Tuesday, March 24, 2015

Half Broke Horses

Half Broke HorsesHalf Broke Horses, by Jeannette Walls

My book group selected The Glass Castle for March, and since I had read that book many years ago, I decided to read Half Broke Horses instead.

I loved this true-life novel/biography of Walls' spitfire grandmother, Lily Casey Smith, born in 1903, who was a "mustang-breaking, poker-playing, horse-race-winning schoolmarm of Coconino County, and it wasn't half bad to be in place where no one had a problem with a woman having a moniker like that.”

The book opens with a flash flood, and Lily helps save her younger brother and sister by having them all climb into a tree and clinging to the branches overnight, for dear life, while everything around them is awash in water.

When they wade home through the water the next day, her mom sinks to her knees, thanking their guardian angel for saving them. The way Lily saw it, she was the one who'd saved them:
"There weren't no guardian angel, Dad," I said. I started explaining how I'd gotten us to the cottonwood tree in time, figuring out how to switch places when our arms got tired and keeping Buster and Helen awake through the long night by quizzing them. Dad squeezed my shoulder. "Well, darling," he said, "maybe the angel was you."
As an oldest child, this story resonated with me immediately. In crisis as a child, I too rose to the occasion.

Lily was not your typical girl child. She worked side by side with her ranch-running dad, breaking and training the horses. When she was 15, she took off on her horse, solo, for a 30-day journey to Arizona, where she'd landed a job as a teacher in a one-room schoolhouse, even though she'd hardly had any formal schooling herself. (She spent a wonderful semester in a Catholic school, where she thrived, until her dad spent the tuition money to buy some dogs imported from Europe, which were soon shot by a neighbor.)
“Since Mom wasn't exactly the most useful person in the world, one lesson I learned at an early age was how to get things done, and this was a source of both amazement and concern for Mom, who considered my behavior unladylike but also counted on me. 'I never knew a girl to have such gumption,' she'd say. 'But I'm not too sure it's a good thing.'”  
Lily drove cars and flew planes, and she worked her fingers to the bone, carrying two jobs when she needed to, running a ranch and teaching in her spare time.
“Teaching is a calling too. And I've always thought that teachers in their way are holy - angels leading their flocks out of the darkness.”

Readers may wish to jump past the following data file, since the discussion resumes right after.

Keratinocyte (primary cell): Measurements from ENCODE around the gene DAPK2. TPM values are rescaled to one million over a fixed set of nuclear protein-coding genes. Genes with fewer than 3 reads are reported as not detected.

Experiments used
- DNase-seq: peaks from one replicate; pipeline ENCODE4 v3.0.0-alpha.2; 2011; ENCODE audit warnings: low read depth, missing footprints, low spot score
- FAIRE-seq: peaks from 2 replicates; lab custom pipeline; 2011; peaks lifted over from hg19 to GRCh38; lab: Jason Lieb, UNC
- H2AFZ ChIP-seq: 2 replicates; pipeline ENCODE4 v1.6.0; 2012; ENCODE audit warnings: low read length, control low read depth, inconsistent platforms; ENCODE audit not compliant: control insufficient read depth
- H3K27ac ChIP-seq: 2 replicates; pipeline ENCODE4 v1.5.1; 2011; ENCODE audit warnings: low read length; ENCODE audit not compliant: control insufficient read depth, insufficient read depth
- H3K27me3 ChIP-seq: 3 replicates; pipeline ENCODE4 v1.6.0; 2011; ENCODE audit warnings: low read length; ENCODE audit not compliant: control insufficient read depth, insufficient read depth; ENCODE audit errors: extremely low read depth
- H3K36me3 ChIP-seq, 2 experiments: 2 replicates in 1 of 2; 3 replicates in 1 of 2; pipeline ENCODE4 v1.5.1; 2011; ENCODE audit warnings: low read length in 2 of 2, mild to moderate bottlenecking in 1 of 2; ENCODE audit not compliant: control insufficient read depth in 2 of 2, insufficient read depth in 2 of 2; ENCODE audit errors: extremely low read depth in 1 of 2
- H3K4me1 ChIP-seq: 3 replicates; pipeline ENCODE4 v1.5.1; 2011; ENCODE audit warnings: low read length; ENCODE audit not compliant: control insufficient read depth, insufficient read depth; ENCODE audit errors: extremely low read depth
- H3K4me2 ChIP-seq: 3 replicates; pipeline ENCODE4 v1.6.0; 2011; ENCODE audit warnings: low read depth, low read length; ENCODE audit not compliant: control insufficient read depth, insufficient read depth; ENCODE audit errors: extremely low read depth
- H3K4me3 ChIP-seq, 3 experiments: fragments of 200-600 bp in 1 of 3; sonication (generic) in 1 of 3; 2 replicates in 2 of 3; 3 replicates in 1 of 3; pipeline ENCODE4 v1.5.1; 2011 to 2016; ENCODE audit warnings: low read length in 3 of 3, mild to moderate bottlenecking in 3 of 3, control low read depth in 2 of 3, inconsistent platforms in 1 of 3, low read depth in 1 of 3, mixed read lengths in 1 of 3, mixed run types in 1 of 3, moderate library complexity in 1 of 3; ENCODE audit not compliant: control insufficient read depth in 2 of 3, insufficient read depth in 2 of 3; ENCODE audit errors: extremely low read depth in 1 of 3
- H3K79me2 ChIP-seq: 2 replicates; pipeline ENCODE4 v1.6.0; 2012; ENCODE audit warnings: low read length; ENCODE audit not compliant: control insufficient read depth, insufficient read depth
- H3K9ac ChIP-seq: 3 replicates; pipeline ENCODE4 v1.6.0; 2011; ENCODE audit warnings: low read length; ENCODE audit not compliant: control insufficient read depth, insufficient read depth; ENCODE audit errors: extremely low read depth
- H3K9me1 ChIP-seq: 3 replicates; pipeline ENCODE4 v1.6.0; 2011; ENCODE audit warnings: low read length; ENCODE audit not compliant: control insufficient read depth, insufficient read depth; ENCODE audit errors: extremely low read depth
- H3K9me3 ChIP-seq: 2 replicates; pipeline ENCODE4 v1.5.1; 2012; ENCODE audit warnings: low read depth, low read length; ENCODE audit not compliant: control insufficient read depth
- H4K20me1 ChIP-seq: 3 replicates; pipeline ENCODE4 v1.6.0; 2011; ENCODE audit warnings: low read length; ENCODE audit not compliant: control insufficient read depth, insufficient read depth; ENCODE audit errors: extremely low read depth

The irony of reading about her hard work was not lost on me one day, when all I wanted to do was lie in bed reading this book!
“It was good work, the kind of work that let you sleep soundly at night and, when you awoke, look forward to the day.” 
During the depression she sold moonshine out their back door (keeping it hidden under the baby's crib) to save their ranch.
“You can't prepare for everything life's going to throw at you. And you can't avoid danger. It's there. The world is a dangerous place, and if you sit around wringing your hands about it, you'll out on all the adventure.” 
She taught in a polygamist community and taught them about Amelia Earhart and women's suffrage. Soon she received a visit from the polygamist elder, who directed her to stop teaching these things to the children. She refused, and the next time he paid a visit, she prepared for it with her rifle. Of course, her contract wasn't renewed the next year, but it was the children's loss. She stuck to her principles and stood up for justice everywhere, always characteristics I admire!

She raised two children, one of whom was Rosemary Smith Walls, Jeanette Walls' memorable mother.
“God deals us all different hands. How we play 'em is up to us.”
Lily was not a fan of Rex Walls, Jeanette's ne'er-do-well, alcoholic husband, but she knew she couldn't stand in her daughter's way. Lily believed in encouraging independence, resilience, and spit and vinegar in her children, a tradition Rosemary carried to an entirely new (crazy) level in her own child rearing.

I loved this book and I would have loved to meet Lily Casey Smith. What a great American hero. This book has been described as Laura Ingalls Wilder for adults, so true for me! Of course, after I finished it, I had to re-read The Glass Castle.

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